“Less than one percent of JDRF’s funding comes from insulin companies,” Rudder said, “and those companies are not involved in making decisions about advocacy and research priorities.”

The online conversation inspired one advocate, a Washington, D.C., attorney Laura Marstonto tell her own story about her struggle to afford insulin The Washington Post in 2016 when Sen. Bernie Sanders (I-Vt.) tweeted the graph from the article and suggested that “the greed of the drug industry” was to blame for the rising cost of insulin, share price one of the big three insulin manufacturers, Eli Lilly, suffered a fall.

Laura Marston speaks at a rally in 2018
Laura Marston speaks at a 2018 rally against high health care costs in Washington, DC. She is part of a group of activists using Twitter and grassroots protests to fight high insulin prices.

Providence Auditor

A similar scenario occurred in November, when the company’s shares fell 4% the day after a tweet from Eli Lilly parody account claimed that the pharmaceutical giant does without insulin. Eli Lilly CEO David Ricks said at the summit that the prank showed that more work needs to be done to lower insulin costs for patients. In both cases, the company’s share price quickly recovered. Shares of Eli Lilly are now trading about 300% higher than they were in 2017.

Eli Lilly did not respond to requests for comment on the role of social media in the national debate over insulin prices.

After her, Smith-Holt became an insulin activist lost her son Alec is 26 years old in 2017 because he could not afford insulin. She began to speak openly about the availability of insulin in the local media, but one day her advocacy really took off she joined Twitter.

“The tweet is just unstoppable,” Smith-Holt said. “It goes out into the universe, and God only knows how many thousands or millions of people see it.”

Smith-Holt was among the group activists who went to Canada in 2019 to buy insulin without a prescription to demonstrate the disproportionately high cost Americans pay. On the first trip, dubbed “#CaravanToCanada,” they attracted attention chirping about his journey. Sanders later joined them on field trip to Windsor, Ontarioon the eve of the Democratic presidential debate in nearby Detroit.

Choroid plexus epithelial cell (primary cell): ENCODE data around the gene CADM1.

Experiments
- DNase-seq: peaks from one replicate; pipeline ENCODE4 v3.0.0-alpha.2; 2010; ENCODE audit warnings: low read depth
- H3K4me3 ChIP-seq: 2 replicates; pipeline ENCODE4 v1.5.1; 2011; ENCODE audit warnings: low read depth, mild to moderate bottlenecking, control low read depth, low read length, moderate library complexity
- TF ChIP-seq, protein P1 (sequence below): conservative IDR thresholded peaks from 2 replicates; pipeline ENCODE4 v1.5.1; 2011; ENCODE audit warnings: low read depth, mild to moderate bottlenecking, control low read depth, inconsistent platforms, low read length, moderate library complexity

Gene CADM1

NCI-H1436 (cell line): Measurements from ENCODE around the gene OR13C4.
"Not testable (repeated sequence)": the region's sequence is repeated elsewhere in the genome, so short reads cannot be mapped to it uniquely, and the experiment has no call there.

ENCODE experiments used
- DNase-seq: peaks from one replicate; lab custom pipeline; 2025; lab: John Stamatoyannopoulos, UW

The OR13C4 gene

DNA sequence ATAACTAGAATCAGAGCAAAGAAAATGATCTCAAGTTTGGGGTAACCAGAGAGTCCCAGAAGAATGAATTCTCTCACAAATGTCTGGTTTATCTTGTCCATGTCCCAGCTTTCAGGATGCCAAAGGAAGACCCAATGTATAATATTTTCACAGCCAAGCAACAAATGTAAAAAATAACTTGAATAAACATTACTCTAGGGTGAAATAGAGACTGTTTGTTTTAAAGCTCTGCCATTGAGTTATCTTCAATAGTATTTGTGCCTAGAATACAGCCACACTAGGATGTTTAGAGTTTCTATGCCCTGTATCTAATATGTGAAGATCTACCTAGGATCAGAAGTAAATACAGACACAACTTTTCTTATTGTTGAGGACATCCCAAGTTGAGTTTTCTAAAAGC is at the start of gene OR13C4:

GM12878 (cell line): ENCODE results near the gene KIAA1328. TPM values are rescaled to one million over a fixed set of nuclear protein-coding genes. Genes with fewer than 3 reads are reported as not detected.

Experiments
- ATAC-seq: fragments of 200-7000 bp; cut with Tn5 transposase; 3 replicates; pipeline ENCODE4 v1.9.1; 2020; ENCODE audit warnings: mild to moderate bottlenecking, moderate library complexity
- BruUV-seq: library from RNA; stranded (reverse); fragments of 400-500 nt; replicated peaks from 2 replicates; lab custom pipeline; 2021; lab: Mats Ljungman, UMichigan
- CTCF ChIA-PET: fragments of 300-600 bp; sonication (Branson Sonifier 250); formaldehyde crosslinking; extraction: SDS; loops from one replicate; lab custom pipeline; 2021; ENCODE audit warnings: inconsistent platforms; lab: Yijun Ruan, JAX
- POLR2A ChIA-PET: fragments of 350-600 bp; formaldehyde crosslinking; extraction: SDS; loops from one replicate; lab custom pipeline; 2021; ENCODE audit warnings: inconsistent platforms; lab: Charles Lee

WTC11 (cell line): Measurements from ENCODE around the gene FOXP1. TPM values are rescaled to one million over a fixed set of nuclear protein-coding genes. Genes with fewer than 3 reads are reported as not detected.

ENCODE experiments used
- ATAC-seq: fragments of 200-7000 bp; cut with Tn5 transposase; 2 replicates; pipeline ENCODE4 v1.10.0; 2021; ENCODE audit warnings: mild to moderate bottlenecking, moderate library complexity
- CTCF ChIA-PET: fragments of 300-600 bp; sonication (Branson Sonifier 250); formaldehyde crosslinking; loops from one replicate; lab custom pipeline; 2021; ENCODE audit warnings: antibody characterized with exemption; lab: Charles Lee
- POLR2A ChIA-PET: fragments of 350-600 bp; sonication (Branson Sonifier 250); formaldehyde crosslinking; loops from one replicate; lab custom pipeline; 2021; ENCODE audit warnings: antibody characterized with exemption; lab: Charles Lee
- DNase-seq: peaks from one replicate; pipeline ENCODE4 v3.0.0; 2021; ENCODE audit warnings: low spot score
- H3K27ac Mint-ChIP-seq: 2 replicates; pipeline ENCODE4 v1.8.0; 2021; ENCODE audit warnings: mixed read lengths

Pfister pointed to real-world successes of the movement beyond the co-pay cap: Since the start of the #insulin4all campaign, all three major insulin manufacturers have new patient assistance programs to help people get insulin if they can’t afford it. Another offline success came in 2020 in Minnesota, where Smith-Holt supported the Alec Smith Insulin Affordability Act, which created insulin safety net which made insulin available for just $35 for 30 days to people in urgent need. The program is in place despite the subpoena from the pharmaceutical industry.

But social networks deal a big blow to activists. There is a lot of misinformation and assumptions about health. The open nature of Twitter makes for a powerful tool for spreading messages, but it also invites backlash, trolling, and vitriol.

“I can’t tell you how many times I’ve been told I should be in jail because I actually caused my son’s death,” Smith-Holt said.

Such poison has already made activists think about the platform even before Musk bought it and began to remove restrictions. Fears that it could get worse have led some to leave the platform.

Smith-Holt said she has scaled back her own online activity. She said it could be because of recent changes on Twitter, but she could also be running out of bandwidth. She works two jobs, at an airline and as a financial aid administrator at a community college.

She is proud of Alec’s Law and showing the country that insulin availability is a problem for people like her son. But, she says, it’s never enough.

“I don’t know what it’s going to take,” she said.

KHN (Kaiser Health News) is a national newsroom that produces in-depth journalism about health issues. Along with policy analysis and surveying, KHN is one of the three main operating programs in the KFF (Kaiser Family Foundation). KFF is a non-profit organization that provides health information to the nation.